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Individual study: Successful translocation of Seychelles warbler Acrocephalus sechellensis from Cousin to Aride and Cousine islands, the Seychelles

Published source details

Komdeur J. (1994) Conserving the Seychelles warbler Acrocephalus sechellensis by translocation from Cousin Island to the islands of Aride and Cousine. Biological Conservation, 67, 143-152


The Seychelles warbler Acrocephalus sechellensis was once highly threatened with a population of only 26 individuals confined to one island, Cousin (29 ha) in the Seychelles archipelago. Following reserve designation in 1968 and subsequent management, the population increased to 300-360 birds. This was considered the island’s carrying capacity, with many young birds unable to establish new territories. Given this and the vulnerability of a single population on one small island, introductions to two nearby islands were undertaken in an attempt to secure additional breeding populations.

Several islands were investigated for suitability. Suitable habitat, including adequate insect food, and absence of feral cats Felis catus and rats Rattus spp. were considered prerequisites, and a conservation management commitment highly desirable. Three islands fulfilled these criteria (Aride, Cousine and Frégate). Aride (68 ha; 9 km north of Cousin), a Royal Society for Nature Conservation nature reserve, and Cousine (26 ha; 1.6 km southwest of Cousin) a privately owned island, were selected.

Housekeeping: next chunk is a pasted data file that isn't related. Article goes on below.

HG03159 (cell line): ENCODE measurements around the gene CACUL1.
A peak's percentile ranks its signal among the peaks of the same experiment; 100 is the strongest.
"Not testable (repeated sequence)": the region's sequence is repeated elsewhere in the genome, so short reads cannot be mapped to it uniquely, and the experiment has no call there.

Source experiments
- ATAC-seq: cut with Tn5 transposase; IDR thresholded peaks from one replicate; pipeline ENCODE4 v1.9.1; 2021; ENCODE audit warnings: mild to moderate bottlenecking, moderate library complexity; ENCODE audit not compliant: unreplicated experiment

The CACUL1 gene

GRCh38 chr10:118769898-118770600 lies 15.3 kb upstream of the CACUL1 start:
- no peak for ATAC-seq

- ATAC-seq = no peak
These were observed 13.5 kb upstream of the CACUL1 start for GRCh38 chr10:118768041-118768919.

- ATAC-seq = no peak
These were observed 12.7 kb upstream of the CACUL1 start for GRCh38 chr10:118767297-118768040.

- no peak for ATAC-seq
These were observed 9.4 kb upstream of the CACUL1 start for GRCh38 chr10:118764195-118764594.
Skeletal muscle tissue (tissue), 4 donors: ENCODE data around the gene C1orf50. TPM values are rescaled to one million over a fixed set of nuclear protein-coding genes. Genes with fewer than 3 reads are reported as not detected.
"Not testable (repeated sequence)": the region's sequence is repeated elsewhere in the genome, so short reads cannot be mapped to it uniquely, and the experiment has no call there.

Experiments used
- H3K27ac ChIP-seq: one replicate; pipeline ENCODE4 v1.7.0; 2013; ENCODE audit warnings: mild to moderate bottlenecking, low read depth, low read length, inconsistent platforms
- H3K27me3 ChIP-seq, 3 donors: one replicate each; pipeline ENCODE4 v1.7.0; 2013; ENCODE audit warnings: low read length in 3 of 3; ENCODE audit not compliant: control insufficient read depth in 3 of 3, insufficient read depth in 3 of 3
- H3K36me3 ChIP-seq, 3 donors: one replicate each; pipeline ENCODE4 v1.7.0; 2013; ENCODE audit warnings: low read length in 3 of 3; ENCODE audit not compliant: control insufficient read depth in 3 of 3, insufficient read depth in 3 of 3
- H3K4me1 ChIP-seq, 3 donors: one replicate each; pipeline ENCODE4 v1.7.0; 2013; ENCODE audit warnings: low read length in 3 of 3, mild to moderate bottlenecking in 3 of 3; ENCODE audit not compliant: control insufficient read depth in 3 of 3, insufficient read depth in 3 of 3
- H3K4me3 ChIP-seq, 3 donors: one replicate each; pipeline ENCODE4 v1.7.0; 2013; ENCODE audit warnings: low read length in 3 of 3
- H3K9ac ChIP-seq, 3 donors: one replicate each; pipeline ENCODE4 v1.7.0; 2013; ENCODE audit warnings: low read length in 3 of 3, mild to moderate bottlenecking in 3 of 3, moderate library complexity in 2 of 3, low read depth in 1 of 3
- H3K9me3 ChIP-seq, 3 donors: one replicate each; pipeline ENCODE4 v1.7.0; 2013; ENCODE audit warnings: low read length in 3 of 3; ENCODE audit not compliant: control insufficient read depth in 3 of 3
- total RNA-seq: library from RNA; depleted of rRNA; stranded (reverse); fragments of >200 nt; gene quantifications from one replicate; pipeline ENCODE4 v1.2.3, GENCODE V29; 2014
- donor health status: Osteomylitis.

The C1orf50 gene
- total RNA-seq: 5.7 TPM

In September 1988, 29 warblers were transferred to Aride and in June 1990, 29 to Cousine. All groups of warblers were studied: since January 1986, 115-123 groups (330-360 birds) on Cousin; and subsequently from September 1988 to June 1991, 13-36 groups (29-165 birds) on Aride; and June 1990 to June 1991, 12-16 groups (29-43 birds) on Cousine.
Monitoring was undertaken (weekly or fortnightly) to record breeding activity and territory formation.

Native woodland recovered quickly in response to management. There was rapid and successful nesting following release. The first young on Aride and Cousine hatched four and three weeks respectively after transfer. Vacant territories created on Cousin were quickly filled (some within hours) by previous helping and/or 1 year-old birds.

In June 1991, 33 months after release on Aride and 12 months after release on Cousine, all transferred birds were still alive and 150 young (136 and 14, respectively) had fledged.
In one year, numbers increased on Aride from 29 to 59 and on Cousine from 29 to 43.
There was still suitable habitat remaining on Aride (40.8 ha) and Cousine (18.0 ha) for young to establish territories.
As a consequence of the introductions, two new breeding Seychelles warbler populations have become established.
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